Same sex Families
Rainbow and same-sex families come in all shapes and sizes. Children from these families do just as well as children from families where both parents are heterosexual. Nurturing and responsive parenting is the key factor in shaping how children go in life.
About rainbow and same-sex families
Love is what makes a rainbow family, just like love makes any kind of family.
Rainbow families come together in many ways, just as many other families do – through fostering, adoption, surrogacy, blending families from previous relationships and so on.
And rainbow families have all kinds of parenting and family arrangements, just as all families do. That is, rainbow families might have one or two parents, parents who live together and parents who don’t, children who move between two homes and so on.
Rainbow families have varying cultural backgrounds, earn varying amounts of money, live in urban, suburban and regional parts of Australia – they’re as similar and different as non-rainbow families.
Rainbow families are families where at least one parent is lesbian, gay, bisexual, transgender or intersex. Rainbow families include same-sex families and gender-diverse families.
Children in rainbow and same-sex families
There’s been a lot of research into how children do in families headed by gay or lesbian couples.
The research is clear: children raised in families with gay or lesbian parents are as healthy and feel as good about themselves as children raised in families with heterosexual parents. In other words, your sexual orientation doesn’t affect your children’s social skills, learning or academic ability, behaviour or happiness.
What matters to children is what their parents do. Children do well when they have parenting that’s nurturing, warm, sensitive, responsive and flexible.
Your ability to raise your children with love, warmth and responsiveness isn’t related to your age, gender identity, sexual orientation or biological relationship to children. Gay and lesbian parents are no different from heterosexual parents in their parenting skills, strengths and abilities.
Also, research with children of parents who’ve transitioned gender shows that these children also cope well, do as well as other children, and mostly have positive and happy relationships with their parents.
Questions about research
A few studies have suggested that there are problems with the research into same-sex families. Although individual studies might have some limitations, overall the research findings are very consistent. This suggests that the research is reliable.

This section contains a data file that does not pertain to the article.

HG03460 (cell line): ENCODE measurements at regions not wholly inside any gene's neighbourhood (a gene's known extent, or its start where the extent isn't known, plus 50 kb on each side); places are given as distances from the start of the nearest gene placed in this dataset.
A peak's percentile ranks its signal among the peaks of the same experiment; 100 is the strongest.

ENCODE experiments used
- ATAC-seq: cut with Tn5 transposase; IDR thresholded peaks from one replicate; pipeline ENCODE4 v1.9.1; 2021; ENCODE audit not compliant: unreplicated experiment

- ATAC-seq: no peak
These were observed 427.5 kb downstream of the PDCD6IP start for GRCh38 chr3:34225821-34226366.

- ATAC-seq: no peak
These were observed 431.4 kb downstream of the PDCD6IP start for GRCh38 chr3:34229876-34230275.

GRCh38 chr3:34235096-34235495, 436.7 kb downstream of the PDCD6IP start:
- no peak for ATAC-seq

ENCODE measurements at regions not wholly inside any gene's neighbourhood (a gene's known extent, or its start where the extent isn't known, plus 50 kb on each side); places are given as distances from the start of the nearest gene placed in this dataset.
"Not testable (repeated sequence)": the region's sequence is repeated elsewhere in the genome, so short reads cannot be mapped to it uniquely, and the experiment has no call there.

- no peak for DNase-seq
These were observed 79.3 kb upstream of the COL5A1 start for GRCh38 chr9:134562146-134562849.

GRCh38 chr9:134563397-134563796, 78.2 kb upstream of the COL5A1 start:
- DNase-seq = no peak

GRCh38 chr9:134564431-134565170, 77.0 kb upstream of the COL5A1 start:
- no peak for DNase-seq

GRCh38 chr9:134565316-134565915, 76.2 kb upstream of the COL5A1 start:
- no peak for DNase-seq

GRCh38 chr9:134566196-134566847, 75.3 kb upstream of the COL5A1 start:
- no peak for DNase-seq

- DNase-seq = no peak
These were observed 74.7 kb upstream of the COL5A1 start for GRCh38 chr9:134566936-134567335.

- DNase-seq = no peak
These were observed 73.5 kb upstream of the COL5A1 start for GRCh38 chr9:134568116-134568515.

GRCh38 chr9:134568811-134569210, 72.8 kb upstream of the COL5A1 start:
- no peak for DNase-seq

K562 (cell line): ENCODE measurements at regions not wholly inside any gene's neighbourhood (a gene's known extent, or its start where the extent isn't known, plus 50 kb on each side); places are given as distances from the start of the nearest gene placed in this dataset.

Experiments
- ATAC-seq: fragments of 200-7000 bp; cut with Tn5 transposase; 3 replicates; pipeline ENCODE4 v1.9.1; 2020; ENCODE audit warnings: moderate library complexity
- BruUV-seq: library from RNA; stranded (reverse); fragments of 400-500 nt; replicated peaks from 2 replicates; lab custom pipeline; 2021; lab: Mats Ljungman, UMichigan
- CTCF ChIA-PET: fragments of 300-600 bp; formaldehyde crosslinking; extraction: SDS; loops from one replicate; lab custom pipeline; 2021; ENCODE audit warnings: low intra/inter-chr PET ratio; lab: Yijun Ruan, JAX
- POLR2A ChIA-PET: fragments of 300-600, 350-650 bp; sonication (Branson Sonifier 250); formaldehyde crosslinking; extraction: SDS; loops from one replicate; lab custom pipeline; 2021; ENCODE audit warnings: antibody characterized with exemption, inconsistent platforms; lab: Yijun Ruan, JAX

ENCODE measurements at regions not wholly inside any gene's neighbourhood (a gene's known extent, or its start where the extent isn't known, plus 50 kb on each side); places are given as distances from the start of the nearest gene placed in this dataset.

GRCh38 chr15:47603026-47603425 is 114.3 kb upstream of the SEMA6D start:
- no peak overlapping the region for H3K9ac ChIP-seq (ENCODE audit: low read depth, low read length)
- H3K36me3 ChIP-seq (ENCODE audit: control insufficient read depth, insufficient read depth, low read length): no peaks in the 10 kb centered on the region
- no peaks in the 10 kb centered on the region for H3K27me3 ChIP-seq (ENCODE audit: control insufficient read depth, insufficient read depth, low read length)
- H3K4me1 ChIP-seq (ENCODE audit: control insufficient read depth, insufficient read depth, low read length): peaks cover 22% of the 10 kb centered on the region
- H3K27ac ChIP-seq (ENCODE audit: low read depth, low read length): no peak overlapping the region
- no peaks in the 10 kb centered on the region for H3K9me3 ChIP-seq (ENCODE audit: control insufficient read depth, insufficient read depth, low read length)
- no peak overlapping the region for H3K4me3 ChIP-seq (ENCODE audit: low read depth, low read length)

Parents in rainbow and same-sex families are like all parents – when they have support and feel like they belong in their communities, they can parent more effectively and their children do better. Read more about supporting and including rainbow families in your community.
Challenges for rainbow and same-sex families
All parents experience challenges as their children grow and develop. Parents in rainbow and same-sex families face the same challenges as other parents. But parents in rainbow families can face some unique challenges, like discrimination or a lack of understanding of their needs.
Same-sex and gender-diverse people can face challenges in becoming parents. They might have concerns about assisted reproductive technologies, surrogacy laws, or opportunities for adoption and fostering.
Legal rights and entitlements
Parents in rainbow and same-sex families might be worried about their legal rights and entitlements. For example, if they have children from a previous relationship, they might be concerned about custody issues just like other parents, but they might also be worried that their sexual orientation or gender identity might affect custody.
Parents in diverse families might be worried that they, their family or their children will experience discrimination. For example, they might be concerned about discriminatory attitudes within their own families or communities. They might also have concerns about the attitudes of professionals like health care providers, child care providers and teachers.
Discrimination can be overt, like violence or threats. But it can also be subtle, like service providers assuming that families have two heterosexual parents. This means that same-sex families have to ‘come out’ every time they talk to service providers.
Having same-sex parents can sometimes make it more likely that children will experience teasing or bullying. But this can depend on how accepting the community is of same-sex relationships. Building children’s resilience can help them cope better if they do experience bullying.
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